Understanding the Operating Costs of Running a Drayage Company

Get an in-depth understanding of the modern operational costs - and pitfalls - involved in drayage, offering strategic tips to manage these costs more effectively.

Understanding the Operating Costs of Running a Drayage Company

If you're in the drayage business, you know you're a vital link in the supply chain, facilitating the movement of goods between ports, rail heads, and distribution centers. However, being indispensable doesn't make you immune to operating costs. You might be feeling the squeeze of rising expenses and wonder how to make your business more profitable - or at least how to fight unfair charges with certain and specific tools. Don't worry---you're in the right place. This blog aims to provide an in-depth understanding of the modern operational costs - and pitfalls - involved in drayage, offering strategic tips to manage these costs more effectively.

The Landscape of Modern Drayage Operations

Let's face it, the world of drayage has never been more demanding. From low import volumes to fuel price spikes to inflation and intense competition, the costs seem to mount endlessly. Just when you thought you had it figured out, some new line item pops up on your monthly expense report or in a bill from a shipper or ocean carrier. But understanding these costs is the first step in managing them. Variables like fuel costs, often at the mercy of geopolitical tensions, can skyrocket overnight. Then there's inflation, making everything from spare parts to a cup of coffee for your driver more expensive. And let's not forget the burgeoning competition, which exerts pressure to lower your prices while your operating costs stay the same ,- especially the case in today's market where import volumes are still low; although rising month over month as supply chains level out back to norms. It's a challenging balancing act.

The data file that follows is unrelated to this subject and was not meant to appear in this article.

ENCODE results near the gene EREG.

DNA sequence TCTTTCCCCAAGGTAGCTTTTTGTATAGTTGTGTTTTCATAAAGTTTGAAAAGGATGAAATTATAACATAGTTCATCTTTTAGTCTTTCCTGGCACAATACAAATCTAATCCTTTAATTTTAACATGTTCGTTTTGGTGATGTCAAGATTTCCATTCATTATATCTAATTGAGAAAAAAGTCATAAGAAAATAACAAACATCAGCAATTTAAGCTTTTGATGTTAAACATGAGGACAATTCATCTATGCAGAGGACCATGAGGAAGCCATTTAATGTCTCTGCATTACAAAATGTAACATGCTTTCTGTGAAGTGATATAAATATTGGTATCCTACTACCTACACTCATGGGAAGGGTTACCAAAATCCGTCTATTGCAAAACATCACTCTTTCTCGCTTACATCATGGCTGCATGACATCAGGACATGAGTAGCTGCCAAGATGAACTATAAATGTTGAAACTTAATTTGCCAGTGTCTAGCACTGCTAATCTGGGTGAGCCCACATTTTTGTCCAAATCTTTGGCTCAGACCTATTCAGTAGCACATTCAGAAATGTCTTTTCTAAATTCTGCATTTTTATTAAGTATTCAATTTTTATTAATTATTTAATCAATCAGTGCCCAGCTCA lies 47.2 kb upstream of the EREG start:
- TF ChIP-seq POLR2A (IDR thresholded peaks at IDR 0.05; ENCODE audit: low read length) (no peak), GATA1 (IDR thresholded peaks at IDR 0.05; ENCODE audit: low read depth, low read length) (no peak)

Fixed Costs: The Inescapable Truth

While variable costs may oscillate, fixed costs are your constant companions. These are the expenses you have to pay, come what may.

The Mighty Equipment

Take, for instance, your fleet. Those trucks and trailers are substantial investments, costing upwards of $150,000 for a new truck. More, if electric. And the costs don't end with the purchase. Each piece of equipment comes with its own set of maintenance demands and depreciation over time.

Over the last half decade, because of laws passed in CA, fleet ownership and management has become more commonplace as owner operators leave the industry or transition with their organizations to employee models.

Covering Your Bases with Insurance

Then there's insurance---another hefty line item. Whether it's liability or asset protection, you could be looking at an annual bill of around $15,000 or more. It's non-negotiable and critical for legal operation and risk mitigation. Drayage is still and likely always will be a traditional industry in the sense that it depends on people working machines - not the machines themselves - to move commerce. Because of that, insurance is always going to a present and real factor for trucking companies.

Navigating Through Licensing and Compliance

You can't ignore licensing and compliance either. These cost around $2,000 annually, but they're indispensable. Your business simply cannot function without them. These range wildly depending on the Port Complex your business operates in, but clean truck fees, special licenses, commissioner audits, etc. all offer a mounting compliance cost.

The Ever-Changing Variable Costs

Unlike fixed costs, variable costs have the decency to fluctuate, which means you have some control over them.

The Fuel Conundrum